O’Connor, who had been asked when leaving the Anti-Treaty IRA’s convention if his intention was to have a military dictatorship on the road to a re-born Republic, replied, “You can take it that way if you like”.
On the same night as O’Connor’s men occupied the Four Courts, shots were fired under cover of darkness at pro-government troops guarding buildings around the city.
Looked at like this, the mystery becomes not how civil war between former comrades could have broken out, but why it took another two and a half months. For Collins and his colleagues in the Provisional Government did not attack the Four Courts garrison until the end of June 1922.
Moreover, reading accounts of the lead up to the outbreak of hostilities, one is struck by the air of unreality, as if neither side was yet taking the prospect of actual fighting seriously.
Vinnie Byrne, one of Collins’ Squad gunmen, was able to prevent Anti-Treaty fighters from occupying the Bank of Ireland, another grand Georgian building, once the seat of the Irish Parliament, by driving down there with a few men and persuading, gun in hand, the Pro-Treaty Volunteers there not to change sides. Oscar Traynor, an anti-Treaty IRA leader was waiting outside but didn’t interfere.
The Four Courts garrison meanwhile sat in their building, fortified by fat legal books which they placed in the windows instead of sandbags and did nothing to prevent the establishment of the new government or its nascent army. Ernie O’Malley, at the time a harsh, even fanatical young guerrilla who was in military command of the Four Courts, wanted steps taken to take over the capital and force the British to re-start the war, but he went unheeded.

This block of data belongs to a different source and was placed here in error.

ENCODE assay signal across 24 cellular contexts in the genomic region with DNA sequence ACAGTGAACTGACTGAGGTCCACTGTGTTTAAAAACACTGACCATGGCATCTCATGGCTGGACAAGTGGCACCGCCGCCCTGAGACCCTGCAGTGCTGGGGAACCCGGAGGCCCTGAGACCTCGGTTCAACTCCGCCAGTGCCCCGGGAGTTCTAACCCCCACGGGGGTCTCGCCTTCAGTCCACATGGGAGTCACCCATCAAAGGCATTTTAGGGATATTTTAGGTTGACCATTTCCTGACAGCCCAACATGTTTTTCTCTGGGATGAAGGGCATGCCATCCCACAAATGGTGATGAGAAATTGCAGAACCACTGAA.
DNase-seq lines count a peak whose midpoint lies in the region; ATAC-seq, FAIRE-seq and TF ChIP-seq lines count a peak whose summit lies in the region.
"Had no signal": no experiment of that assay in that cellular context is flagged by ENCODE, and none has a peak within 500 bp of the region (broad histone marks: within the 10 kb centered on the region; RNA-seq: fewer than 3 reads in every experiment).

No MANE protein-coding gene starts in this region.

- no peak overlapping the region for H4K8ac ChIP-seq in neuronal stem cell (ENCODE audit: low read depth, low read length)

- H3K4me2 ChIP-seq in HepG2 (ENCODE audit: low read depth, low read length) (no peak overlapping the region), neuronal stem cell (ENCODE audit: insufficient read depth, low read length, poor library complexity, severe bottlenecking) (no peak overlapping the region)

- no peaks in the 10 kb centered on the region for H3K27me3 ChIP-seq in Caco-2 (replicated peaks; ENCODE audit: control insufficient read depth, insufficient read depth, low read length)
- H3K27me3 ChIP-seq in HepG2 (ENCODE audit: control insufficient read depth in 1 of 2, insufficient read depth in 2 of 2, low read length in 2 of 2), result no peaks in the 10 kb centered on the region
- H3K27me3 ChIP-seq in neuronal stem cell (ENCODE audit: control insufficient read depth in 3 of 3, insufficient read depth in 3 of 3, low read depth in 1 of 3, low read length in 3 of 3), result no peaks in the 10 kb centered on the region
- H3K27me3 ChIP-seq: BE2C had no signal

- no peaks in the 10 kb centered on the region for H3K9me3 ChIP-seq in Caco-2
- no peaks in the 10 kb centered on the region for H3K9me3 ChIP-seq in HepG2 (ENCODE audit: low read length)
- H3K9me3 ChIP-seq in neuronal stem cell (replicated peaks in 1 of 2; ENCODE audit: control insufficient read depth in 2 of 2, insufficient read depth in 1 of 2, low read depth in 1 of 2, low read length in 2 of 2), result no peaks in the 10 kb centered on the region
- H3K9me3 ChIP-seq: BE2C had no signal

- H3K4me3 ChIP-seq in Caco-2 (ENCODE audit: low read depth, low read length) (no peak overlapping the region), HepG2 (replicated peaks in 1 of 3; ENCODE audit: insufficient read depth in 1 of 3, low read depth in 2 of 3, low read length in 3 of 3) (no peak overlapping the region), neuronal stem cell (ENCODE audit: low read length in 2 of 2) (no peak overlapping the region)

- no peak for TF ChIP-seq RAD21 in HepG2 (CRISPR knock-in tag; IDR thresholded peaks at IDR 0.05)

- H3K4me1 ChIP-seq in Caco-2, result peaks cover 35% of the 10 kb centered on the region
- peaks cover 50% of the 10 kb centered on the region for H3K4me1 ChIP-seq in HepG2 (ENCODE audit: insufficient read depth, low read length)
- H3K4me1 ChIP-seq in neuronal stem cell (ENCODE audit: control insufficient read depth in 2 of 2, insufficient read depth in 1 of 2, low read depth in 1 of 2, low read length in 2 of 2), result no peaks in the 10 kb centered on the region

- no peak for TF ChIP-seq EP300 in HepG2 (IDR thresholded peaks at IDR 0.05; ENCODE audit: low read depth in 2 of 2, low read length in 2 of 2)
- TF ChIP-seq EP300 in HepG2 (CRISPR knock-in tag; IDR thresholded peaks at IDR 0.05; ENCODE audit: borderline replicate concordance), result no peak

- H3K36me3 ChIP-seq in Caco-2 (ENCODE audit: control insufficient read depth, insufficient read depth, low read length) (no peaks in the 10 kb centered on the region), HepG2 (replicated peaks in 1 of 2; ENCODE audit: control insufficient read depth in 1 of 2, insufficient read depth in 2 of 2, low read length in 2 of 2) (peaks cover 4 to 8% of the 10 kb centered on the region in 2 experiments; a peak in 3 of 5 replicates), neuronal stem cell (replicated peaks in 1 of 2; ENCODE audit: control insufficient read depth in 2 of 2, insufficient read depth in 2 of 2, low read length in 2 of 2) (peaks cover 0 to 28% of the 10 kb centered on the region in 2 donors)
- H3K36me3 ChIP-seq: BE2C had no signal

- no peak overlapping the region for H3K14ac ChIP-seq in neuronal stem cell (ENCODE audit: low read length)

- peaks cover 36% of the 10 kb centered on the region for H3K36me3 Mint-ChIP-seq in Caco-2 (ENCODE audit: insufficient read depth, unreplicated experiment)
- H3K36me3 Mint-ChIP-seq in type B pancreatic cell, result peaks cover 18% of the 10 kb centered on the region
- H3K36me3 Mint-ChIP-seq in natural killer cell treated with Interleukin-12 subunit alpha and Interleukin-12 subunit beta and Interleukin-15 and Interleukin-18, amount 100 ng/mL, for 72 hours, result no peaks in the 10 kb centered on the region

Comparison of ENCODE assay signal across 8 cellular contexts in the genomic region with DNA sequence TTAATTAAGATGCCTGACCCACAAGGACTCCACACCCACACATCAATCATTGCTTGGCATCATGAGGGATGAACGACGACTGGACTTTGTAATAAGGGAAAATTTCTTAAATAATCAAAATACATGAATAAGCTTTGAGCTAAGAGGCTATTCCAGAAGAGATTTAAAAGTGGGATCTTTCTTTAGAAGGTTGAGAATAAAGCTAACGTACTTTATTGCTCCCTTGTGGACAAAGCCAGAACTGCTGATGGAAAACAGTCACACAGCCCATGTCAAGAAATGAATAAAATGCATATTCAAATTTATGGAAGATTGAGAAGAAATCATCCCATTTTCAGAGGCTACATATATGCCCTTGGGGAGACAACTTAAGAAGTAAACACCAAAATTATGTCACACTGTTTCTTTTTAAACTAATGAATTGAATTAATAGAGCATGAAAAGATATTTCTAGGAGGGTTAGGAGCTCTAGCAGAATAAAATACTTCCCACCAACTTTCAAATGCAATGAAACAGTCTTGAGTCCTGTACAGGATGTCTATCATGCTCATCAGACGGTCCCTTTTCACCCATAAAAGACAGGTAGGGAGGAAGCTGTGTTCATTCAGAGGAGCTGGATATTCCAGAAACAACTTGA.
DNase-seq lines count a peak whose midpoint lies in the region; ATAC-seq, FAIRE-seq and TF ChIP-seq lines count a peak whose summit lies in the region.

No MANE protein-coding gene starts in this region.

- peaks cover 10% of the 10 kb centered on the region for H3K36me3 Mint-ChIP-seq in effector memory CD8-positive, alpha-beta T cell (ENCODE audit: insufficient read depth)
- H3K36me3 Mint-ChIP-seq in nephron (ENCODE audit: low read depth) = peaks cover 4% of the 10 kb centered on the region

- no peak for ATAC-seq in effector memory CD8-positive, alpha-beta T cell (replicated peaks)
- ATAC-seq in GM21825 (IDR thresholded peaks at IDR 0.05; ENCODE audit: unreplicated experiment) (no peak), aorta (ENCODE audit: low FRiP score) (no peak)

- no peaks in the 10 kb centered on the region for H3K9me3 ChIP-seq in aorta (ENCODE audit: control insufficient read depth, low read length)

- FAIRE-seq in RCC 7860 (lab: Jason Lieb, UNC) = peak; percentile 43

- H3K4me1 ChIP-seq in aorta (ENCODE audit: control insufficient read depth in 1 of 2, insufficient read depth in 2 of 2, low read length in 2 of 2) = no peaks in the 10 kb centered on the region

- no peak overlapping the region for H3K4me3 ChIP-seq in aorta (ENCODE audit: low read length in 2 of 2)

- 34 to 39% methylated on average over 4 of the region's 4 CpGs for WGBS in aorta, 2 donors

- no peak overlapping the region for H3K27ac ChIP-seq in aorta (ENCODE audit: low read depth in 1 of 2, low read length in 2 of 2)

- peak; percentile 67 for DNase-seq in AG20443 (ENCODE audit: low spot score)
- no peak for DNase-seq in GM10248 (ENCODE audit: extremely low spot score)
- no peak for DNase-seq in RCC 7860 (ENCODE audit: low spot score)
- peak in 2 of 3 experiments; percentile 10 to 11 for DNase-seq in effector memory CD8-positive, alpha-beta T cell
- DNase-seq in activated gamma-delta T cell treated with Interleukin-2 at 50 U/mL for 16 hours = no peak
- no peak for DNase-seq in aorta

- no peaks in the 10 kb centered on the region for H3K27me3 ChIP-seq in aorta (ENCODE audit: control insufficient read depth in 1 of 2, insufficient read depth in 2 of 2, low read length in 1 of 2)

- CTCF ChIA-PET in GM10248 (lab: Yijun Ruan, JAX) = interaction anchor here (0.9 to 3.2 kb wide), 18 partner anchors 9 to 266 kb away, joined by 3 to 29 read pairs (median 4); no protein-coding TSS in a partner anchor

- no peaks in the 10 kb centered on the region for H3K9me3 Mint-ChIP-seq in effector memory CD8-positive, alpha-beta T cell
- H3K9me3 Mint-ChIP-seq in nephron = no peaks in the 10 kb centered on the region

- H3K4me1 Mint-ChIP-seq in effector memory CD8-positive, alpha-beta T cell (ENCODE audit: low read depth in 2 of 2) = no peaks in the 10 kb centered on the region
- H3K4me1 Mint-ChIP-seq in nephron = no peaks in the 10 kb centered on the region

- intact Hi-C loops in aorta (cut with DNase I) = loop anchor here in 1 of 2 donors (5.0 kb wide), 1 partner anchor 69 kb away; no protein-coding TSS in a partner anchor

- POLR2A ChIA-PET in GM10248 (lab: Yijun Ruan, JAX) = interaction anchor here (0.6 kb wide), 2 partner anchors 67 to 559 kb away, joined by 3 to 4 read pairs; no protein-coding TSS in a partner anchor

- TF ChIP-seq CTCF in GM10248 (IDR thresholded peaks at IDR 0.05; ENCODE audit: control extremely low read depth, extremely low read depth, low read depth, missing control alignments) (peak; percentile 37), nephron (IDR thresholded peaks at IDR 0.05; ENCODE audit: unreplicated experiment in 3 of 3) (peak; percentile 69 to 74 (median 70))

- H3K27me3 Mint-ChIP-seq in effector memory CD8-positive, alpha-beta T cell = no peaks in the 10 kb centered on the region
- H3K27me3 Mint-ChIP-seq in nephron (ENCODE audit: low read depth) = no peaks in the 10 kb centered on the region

With the benefit of hindsight we can say that they sleep-walked into civil war, oblivious either to the consequences or to whether the result could even conceivably have been worth the cost.
Equally, on the other side, Collins, at heart a republican conspirator, tried to persuade the Anti-Treatyites to evacuate their positions peacefully. It took British pressure to finally edge the quarrelling groups over the precipice.
Henry Hughes Wilson, a retired British general, who had overseen the creation of Northern Ireland in 1921-22, was assassinated in London by two IRA men. At the time, Winston Churchill assumed it must have been the Anti-Treaty IRA in the Four Courts who were responsible and told Collins that if he would not assert his government’s control over its capital, British troops would do it for him.
Ironically or perhaps tragically, it now seems as if Collins himself was behind the killing.
In any case, the Four Courts garrison also supplied Collins with an appropriate excuse by kidnapping a Free State general and in response, Collins opened fire on the building with borrowed British artillery on June 28.